Can you tell us a story about the hard times that you faced when you first started your journey?

    Monument is my third marketplace business, so I already had many lessons learned at square one. However, some of the biggest new challenges came in the early days of research and legal diligence. Navigating the regulations, licenses, and complexities of healthcare and substance use disorder treatment is both a tedious and very necessary effort.

    Where did you get the drive to continue even though things were so hard?

    I’ve always had a ‘failure is not an option’ mindset. I survived cancer after being diagnosed as a teenager and since then I’ve made a point to just keep going. I’ve also learned that challenges are usually not as daunting as they first appear. I look back on ‘hard times’ and recognize that I’ve always found a way forward. And at Monument, it’s not hard to find the motivation. We have a really tangible view into how we’re improving thousands of lives, and that encourages me and the team every day to do hard things.

    So, how are things going today? How did grit and resilience lead to your eventual success?

    I’ve been completely blown away by the response to Monument. It’s more clear than ever that there is a real and urgent need for what we’re building. After launching in May 2020, we’ve already connected nearly 15,000 members in our digital community, and have seen remarkable success in our personalized treatment plans. Changing your relationship with alcohol can be extremely challenging, but it’s also incredibly worthwhile. As a team, we’re motivated by that truth, and apply it to how we grow our business. Hard things are worth doing. And in our case, can save lives and livelihoods.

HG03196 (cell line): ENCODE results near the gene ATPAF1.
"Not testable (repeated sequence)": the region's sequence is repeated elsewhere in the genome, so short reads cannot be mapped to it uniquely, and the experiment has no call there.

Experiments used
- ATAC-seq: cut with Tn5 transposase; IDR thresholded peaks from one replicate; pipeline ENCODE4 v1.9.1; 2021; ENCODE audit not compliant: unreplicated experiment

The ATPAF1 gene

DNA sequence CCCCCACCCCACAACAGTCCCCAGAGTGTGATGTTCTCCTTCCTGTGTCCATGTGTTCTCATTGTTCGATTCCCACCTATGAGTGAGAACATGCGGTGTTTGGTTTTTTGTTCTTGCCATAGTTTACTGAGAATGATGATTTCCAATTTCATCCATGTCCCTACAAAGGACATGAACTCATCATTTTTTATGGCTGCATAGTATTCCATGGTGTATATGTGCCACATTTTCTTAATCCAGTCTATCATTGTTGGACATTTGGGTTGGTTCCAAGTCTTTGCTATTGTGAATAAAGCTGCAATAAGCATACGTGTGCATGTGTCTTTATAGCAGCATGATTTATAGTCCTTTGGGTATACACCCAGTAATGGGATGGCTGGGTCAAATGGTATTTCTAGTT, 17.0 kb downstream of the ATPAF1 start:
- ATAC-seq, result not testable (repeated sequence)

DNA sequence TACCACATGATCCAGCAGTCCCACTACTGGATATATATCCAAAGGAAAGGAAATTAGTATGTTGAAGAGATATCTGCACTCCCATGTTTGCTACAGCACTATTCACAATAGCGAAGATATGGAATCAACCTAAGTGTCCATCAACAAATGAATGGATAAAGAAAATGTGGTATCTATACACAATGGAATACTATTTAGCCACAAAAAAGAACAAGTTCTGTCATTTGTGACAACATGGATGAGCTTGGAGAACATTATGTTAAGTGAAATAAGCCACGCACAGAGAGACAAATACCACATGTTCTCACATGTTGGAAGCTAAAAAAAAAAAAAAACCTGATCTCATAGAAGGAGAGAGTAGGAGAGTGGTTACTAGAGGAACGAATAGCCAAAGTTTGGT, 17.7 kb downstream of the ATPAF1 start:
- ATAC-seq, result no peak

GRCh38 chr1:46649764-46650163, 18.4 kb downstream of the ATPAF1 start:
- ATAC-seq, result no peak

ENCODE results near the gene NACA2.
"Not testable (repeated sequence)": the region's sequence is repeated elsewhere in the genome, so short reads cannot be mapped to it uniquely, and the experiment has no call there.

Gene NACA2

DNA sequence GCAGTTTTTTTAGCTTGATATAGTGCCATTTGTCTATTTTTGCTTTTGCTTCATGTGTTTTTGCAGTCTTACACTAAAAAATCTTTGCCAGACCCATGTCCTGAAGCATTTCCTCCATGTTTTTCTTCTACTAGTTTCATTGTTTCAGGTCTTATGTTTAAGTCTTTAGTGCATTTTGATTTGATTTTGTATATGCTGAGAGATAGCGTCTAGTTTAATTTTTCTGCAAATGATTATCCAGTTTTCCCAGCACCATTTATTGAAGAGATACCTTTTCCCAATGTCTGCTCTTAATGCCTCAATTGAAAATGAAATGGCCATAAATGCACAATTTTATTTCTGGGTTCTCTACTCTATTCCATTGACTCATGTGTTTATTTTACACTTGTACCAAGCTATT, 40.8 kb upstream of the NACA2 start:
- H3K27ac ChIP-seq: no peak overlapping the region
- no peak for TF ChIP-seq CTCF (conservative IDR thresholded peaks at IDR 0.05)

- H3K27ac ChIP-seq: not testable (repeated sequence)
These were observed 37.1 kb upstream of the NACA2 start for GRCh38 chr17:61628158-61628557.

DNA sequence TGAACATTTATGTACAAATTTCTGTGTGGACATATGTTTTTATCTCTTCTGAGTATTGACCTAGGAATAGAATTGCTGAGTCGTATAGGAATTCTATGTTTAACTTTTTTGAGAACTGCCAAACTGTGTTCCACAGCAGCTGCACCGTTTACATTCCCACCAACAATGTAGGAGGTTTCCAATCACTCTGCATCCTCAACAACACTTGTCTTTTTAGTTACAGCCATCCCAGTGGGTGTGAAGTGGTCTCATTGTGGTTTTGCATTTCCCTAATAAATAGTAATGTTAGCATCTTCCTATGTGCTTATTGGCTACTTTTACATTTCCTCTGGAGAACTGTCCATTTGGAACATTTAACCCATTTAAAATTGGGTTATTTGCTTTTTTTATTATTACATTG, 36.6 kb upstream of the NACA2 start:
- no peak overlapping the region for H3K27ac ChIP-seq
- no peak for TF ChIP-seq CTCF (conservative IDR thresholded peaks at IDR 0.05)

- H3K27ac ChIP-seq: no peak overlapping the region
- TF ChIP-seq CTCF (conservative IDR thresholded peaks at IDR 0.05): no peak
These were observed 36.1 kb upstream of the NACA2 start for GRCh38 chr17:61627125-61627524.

What do you think makes your company stand out? Can you share a story?

    First and foremost, I’m so proud of our team. I’ve never worked with such a collaborative, hard working, and passionate group of people. With at least ⅔ of the team having onboarded remotely, I’ve been so impressed by how they’ve been able to form seamless processes and meaningful working relationships during this time. Team events have also been great, from a virtual alcohol-free spirits tasting to a gingerbread decorating contest.

    Secondly, I think our holistic yet singular focus on treating alcohol use disorder makes us stand out among the many inspiring new health tech companies.

    Which tips would you recommend to your colleagues in your industry to help them to thrive and not “burn out”?

    Time management is key. And I’m still working on it! One piece of advice I’ve really put into practice is to take real vacations, and fully unplug while away. My golden rule: work while you’re ‘at work’ (or at your desk), and don’t when you’re not. I have two young kids and this is really important to me. I quit drinking to show up for them more, and part of that is carving out time to be totally present.

    How have you used your success to bring goodness to the world?

    Monument is a mission-centric, member-obsessed organization. Our vision is a world where a healthy relationship with alcohol is reachable and celebrated by everyone. We’ll achieve that by providing evidence-based treatment (including community, therapy, and medication options) that’s affordable and accessible. We’re empowering folks to become the best version of themselves: the best partners, parents, colleagues, friends, neighbors and beyond. And to love themselves fully. That brings good into the world.

    Wonderful. Here is the main question of our discussion. What are your “5 things I wish someone told me before I started leading my company” and why? Please share a story or example for each.